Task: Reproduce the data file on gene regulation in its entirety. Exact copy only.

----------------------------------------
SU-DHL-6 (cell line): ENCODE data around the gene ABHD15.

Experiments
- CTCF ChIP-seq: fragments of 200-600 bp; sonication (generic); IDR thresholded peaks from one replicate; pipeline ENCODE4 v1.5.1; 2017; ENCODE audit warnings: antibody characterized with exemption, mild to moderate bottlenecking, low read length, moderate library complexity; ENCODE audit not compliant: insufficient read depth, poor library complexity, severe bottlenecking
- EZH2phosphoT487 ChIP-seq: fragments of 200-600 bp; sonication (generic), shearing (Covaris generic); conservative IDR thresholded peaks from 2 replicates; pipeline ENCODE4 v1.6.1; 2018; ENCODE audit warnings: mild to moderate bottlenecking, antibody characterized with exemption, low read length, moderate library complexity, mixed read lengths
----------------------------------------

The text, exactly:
SU-DHL-6 (cell line): ENCODE data around the gene ABHD15.

Experiments
- CTCF ChIP-seq: fragments of 200-600 bp; sonication (generic); IDR thresholded peaks from one replicate; pipeline ENCODE4 v1.5.1; 2017; ENCODE audit warnings: antibody characterized with exemption, mild to moderate bottlenecking, low read length, moderate library complexity; ENCODE audit not compliant: insufficient read depth, poor library complexity, severe bottlenecking
- EZH2phosphoT487 ChIP-seq: fragments of 200-600 bp; sonication (generic), shearing (Covaris generic); conservative IDR thresholded peaks from 2 replicates; pipeline ENCODE4 v1.6.1; 2018; ENCODE audit warnings: mild to moderate bottlenecking, antibody characterized with exemption, low read length, moderate library complexity, mixed read lengths